If you stand inside the choir room at Rowe High School long enough, you will certainly notice something quite peculiar. The door opens, and regardless of whether the faces of the students walking in showed worry, anger or apathy minutes before, as soon as they step into the room, smiles appear. This is a place they want to be “because we know who’s behind the door,” said 16-year-old junior Jennifer Beltran. They know they will find their choir director, Amby Tanner. The students can’t imagine opening that door next school year and not seeing him. After 32 years with McAllen ISD, Tanner is retiring at the end of the school year.

Tanner moved to McAllen in 1977 after graduating from Texas Christian University in Fort Worth with a major in music education. He interviewed for positions all across the state but chose McAllen because of two legendary choir directors.

“Bev Henson and Cloys Webb were icons,” Tanner said, “known throughout the state for their choir programs.”

Tanner began his teaching career at Lamar Junior High. For 13 years, he served as choir director at Lamar and assistant choir director at McAllen High School. When Rowe opened in 1990 as a ninth grade campus, Tanner became the school’s choir director.

One year later, he formed Razz Ma Tazz. Faithful fans might be surprised to hear about their early years.

“We wanted a small, select group for performances,” Tanner said. “The first couple of years, I begged people to let us sing for their groups. My mother-in-law helped. Then during the Christmas season of ’96 or ’97, we stopped at Luby’s one afternoon between performances. A lady named Twilah Dubois saw us and asked if we’d go to Adobe Wells. At that engagement, we met people from other RV parks who wanted to schedule us. That’s how it all began.”

By 1998-1999, the group that once had to search for venues now was in demand, putting on 50 to 60 performances per year.

“Now we’re booked a year in advance,” Tanner said, “and we have a 50-performance limit.”

Tanner derives great pleasure from watching his students grow as entertainers and as people. “You can take 18 kids and give them songs to sing, and it won’t entertain anyone,” he said. “It’s getting them to the performance point that makes the difference. Every year we start with a fresh crop, and we always have a harvest.”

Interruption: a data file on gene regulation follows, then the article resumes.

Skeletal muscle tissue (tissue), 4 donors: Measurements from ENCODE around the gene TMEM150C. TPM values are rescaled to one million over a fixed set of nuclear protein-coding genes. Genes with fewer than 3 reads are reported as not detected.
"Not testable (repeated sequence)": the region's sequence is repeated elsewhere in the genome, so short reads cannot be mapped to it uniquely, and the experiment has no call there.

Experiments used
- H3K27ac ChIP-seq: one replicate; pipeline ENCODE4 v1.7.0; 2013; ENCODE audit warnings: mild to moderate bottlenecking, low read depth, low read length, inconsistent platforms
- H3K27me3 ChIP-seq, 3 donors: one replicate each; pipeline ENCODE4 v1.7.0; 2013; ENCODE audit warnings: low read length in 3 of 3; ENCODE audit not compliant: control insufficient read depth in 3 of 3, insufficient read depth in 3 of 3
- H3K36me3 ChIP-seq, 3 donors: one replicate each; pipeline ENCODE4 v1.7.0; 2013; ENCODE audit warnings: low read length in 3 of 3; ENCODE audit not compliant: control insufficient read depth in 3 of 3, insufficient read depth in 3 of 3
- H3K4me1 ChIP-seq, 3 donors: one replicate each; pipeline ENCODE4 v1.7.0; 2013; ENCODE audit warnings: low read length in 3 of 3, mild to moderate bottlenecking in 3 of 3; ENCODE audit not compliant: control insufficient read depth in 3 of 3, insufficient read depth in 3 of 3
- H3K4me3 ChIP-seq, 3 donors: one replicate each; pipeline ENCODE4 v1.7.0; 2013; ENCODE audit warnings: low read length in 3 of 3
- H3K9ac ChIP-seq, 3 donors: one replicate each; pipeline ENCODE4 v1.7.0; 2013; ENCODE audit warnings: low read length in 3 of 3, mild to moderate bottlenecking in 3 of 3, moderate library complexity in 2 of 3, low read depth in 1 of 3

Eighteen students were selected for Razz this year, only a fraction of the 270 Rowe students enrolled in choir classes this year. Many students choose to be at Rowe because of Tanner’s program. “My dad has had offers since I was in middle school to go to San Antonio to work,” said Jaclyn Ybanez, 17, a junior at Rowe, “but he knew I had a dream to be in Razz. Now I’m in Razz, and my dad is always there when we perform.”

As if his Razz schedule isn’t mind-boggling enough, Tanner, his assistants and his students have also put on an annual musical for the past 17 years. The group spends approximately 160 hours outside of the school day practicing for the musical, which is evidenced by the way fans clamor to get tickets each year the day they go on sale. Everyone knows all performances sell out quickly.

During his 32-year tenure in McAllen, Tanner has accumulated memories to last a lifetime. One of his fondest happened in 1986 when his Lamar eighth grade girls’ choir received an invitation to perform at the state choir convention.

“It was a huge honor,” Tanner said.

Tanner finds it impossible to choose his favorite performance or favorite musical because each one is special to him. Tanner also cherishes the trips he has taken with his students. Every other year, Razz goes to a show choir competition in the United States (last year they traveled to San Francisco and took top prize in every competition they entered), and on the off-year, he takes choir students on other adventures. This year, Tanner took 35 students to Vienna and Salzburg, Austria. These trips hold a special place in Tanner’s heart.

“I love going on trips with the kids,” he said, “especially those who have never been out of the Valley. When I’ve taken them to New York City, seeing their faces, it’s amazing to watch.”

So many people have inspired Tanner along the way, including Ron Shirey and Ruth Whitlock, his choir directors at TCU. When Tanner moved to McAllen, he met Whitlock’s mother, Lucile Hendricks, who also inspired him greatly.